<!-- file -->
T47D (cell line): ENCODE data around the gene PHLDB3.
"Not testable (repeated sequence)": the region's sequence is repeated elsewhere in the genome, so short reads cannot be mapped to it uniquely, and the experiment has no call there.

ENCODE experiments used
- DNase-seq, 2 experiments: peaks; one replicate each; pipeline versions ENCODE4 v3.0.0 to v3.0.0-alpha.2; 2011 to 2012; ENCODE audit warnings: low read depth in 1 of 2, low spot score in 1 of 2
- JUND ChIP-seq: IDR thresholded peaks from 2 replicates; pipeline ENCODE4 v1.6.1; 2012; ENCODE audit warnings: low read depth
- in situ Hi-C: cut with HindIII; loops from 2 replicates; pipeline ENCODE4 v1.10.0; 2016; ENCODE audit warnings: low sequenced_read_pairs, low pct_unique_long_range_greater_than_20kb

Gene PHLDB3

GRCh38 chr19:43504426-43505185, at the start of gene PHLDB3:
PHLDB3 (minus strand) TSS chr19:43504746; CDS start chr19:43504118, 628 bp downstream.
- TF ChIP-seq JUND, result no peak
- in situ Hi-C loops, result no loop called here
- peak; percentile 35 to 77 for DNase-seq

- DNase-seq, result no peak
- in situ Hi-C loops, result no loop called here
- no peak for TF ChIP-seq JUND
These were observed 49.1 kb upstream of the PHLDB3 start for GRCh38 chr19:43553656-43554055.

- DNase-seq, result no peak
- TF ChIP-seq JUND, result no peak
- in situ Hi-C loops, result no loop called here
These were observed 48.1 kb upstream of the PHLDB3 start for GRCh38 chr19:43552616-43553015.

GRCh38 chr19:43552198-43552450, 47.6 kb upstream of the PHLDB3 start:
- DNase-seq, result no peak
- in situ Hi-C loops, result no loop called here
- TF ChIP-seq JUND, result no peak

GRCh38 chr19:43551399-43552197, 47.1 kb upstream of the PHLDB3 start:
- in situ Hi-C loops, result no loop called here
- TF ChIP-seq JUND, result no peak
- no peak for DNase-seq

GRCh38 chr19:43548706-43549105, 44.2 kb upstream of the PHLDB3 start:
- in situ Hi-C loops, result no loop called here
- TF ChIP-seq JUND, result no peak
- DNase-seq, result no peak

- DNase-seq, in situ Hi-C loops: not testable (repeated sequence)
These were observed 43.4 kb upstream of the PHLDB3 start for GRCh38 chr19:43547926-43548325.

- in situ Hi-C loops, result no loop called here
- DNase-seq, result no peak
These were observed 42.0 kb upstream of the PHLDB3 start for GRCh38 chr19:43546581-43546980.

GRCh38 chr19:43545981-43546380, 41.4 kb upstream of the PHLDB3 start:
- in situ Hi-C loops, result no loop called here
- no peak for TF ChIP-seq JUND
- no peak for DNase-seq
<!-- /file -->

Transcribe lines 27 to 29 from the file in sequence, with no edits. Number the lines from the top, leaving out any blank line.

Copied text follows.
- TF ChIP-seq JUND, result no peak
- no peak for DNase-seq

GRCh38 chr19:43548706-43549105, 44.2 kb upstream of the PHLDB3 start: